The London Journal of Arts and Sciences, Bind 4
Containing reports of all new patents, with a description of their respective principles and properties: also, original communications on subjects connected with science and philosophy; particularly such as embrace the most recent inventions and dicoveries in practical mechanics.
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Side 36 - LOUDON'S ENCYCLOPEDIA of AGRICULTURE: comprising the Laying-out, Improvement, and Management of Landed Property, and the Cultivation and Economy of the Productions of Agriculture. With 1,100 Woodcuts. 8vo. 21s. London's Encyclopaedia of Gardening : comprising the Theory and Practice of Horticulture, Floriculture, Arboriculture, and Landscape Gardening.
Side 169 - Middlesex, for certain improvements in the construction of lamps, whereby they are rendered capable of burning concrete oils, animal fat, and other similar inflammable substances.
Side 147 - It may be added, that when the machinery of the mill has attained its proper speed, certain balls rise by their centrifugal force, so as to draw a box below the reach of a bell handle, which will then cease to ring a bell, placed in some convenient situation for the purpose. But, should the men at the wheels cease to keep up the requisite speed in the mill-work, the balls will descend, and a projecting pin on the box striking the handle, placed in the proper situation for that purpose, will continue...
Side 263 - ... pounds, two hundred and thirty-two feet, in a minute ; and of working, on an average, eight hours per day. This is equivalent to the work of thirty-four men; twenty-five square feet of canvas performing the average work of a day-labourer.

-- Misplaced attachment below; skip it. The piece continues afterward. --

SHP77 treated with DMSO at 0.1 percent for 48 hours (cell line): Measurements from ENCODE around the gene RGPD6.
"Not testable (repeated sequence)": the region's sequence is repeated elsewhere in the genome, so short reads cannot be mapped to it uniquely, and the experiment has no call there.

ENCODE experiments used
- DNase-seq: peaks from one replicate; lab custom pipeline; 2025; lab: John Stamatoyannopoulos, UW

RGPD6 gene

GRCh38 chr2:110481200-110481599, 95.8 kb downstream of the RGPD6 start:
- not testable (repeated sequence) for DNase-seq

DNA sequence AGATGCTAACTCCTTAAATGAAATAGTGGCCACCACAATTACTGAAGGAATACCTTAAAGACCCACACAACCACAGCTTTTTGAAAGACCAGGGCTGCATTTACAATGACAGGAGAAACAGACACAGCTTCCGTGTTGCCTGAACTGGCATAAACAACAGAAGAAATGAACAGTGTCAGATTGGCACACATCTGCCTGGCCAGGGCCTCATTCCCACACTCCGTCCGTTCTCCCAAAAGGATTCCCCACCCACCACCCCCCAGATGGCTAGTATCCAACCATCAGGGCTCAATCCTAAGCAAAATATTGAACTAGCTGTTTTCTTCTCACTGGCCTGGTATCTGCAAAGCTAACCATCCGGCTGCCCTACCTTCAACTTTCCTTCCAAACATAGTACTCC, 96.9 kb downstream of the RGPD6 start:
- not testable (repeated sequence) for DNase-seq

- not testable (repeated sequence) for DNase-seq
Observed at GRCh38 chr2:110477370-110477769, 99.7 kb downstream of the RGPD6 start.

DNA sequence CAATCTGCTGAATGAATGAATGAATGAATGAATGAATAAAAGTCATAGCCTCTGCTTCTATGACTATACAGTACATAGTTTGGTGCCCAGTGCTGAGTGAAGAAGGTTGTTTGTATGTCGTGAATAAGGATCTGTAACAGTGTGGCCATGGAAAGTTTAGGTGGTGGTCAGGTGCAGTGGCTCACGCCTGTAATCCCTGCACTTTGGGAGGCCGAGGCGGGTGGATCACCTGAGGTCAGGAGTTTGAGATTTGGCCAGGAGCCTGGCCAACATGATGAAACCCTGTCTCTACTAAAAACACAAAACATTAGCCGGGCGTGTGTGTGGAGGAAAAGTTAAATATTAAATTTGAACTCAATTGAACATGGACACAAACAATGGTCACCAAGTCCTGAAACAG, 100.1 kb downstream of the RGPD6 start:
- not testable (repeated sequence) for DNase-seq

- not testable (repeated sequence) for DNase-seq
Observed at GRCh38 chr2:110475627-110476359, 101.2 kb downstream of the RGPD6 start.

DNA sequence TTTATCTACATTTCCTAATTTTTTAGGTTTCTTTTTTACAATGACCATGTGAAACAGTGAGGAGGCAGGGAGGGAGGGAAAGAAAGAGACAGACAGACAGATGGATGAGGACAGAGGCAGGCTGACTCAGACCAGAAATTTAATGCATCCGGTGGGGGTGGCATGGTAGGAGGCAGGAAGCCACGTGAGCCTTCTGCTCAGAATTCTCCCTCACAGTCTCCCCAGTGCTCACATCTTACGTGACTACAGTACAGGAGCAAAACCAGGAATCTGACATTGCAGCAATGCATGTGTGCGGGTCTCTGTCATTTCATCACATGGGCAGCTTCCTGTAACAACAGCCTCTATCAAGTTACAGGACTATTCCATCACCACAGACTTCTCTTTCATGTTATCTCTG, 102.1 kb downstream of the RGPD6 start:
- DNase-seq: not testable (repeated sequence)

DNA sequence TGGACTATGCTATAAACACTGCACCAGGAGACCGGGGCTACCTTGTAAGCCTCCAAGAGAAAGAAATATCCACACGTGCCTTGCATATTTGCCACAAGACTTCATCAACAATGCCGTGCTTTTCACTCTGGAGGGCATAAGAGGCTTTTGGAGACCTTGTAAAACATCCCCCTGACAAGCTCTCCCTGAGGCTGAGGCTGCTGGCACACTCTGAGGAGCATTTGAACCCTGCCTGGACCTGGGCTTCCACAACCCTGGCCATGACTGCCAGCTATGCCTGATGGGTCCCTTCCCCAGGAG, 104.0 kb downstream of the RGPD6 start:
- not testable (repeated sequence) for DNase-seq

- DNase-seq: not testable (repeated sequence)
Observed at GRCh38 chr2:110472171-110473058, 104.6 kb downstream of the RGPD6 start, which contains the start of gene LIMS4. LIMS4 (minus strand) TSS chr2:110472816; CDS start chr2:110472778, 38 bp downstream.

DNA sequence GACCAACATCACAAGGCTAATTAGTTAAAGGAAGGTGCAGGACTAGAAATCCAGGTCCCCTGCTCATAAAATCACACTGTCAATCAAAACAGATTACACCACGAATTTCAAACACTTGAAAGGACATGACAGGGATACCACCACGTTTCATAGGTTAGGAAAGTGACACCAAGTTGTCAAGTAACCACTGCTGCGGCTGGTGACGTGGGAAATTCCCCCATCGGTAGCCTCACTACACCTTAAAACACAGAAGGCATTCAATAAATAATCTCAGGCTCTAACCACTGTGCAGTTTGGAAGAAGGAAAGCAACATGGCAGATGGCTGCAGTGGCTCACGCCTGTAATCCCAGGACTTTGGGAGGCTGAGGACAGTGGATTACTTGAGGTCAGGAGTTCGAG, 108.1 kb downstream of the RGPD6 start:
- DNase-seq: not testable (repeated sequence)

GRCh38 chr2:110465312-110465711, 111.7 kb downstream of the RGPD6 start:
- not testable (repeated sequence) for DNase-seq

Side 148 - Roofs or Beams; and Gladstone's, for a Method of increasing the Strength of Timbers; to these it may be useful to add the two following Inventions. Mr. Smart, of Westminster Bridge Road, having been long convinced of the great convenience of flat roofs in London, and other great towns, where space is valuable, considered that their principal objection arose from the necessity of very strong bearings, which were necessarily weighty and expensive. To obviate this he devised the Bow and String Rafter,...
Side 157 - Is magnetism identical with electricity, or an independent agent put in motion or activity by electricity? Queries of this kind might be considerably multiplied, and stated in more precise and various forms : the solution of them, it must be allowed, is of the highest importance; and though some persons have undertaken to answer them in the most positive manner...
Side 257 - ... this way than when salted. The sugar gives no disagreeable taste. This process is particularly valuable in making what is called Kippered Salmon; and the fish preserved in this manner are far superior in quality and flavour to those which are salted or rit smoked.
Side 40 - ... the obstacles that present themselves to the passage of the oxygen in the former case, on account of the greater depth and smaller surface of the root. It was further observed, that roots which penetrate into dung, or. into pipes conducting water, divide into immense numbers of fibres, and form what is called, the fox-tail root ; but it is, because they cannot continue to vegetate, except by increasing their points of contact, with the small quantity of oxygen found in such mediums. Lastly, it...
Side 98 - In every instance that an oil, whether volatile or fixed, was heated with corrosive sublimate, mutual decomposition took place, charcoal was evolved, and muriatic acid and calomel formed. Besides, when oil of turpentine was used, some traces of artificial camphor appeared...
Side 177 - ... or the ship would not be in danger of being pooped, although no dead-lights were employed; at the same time it would be a sufficient protection to cabin windows, for it is only when water is kept in a compact body that it is...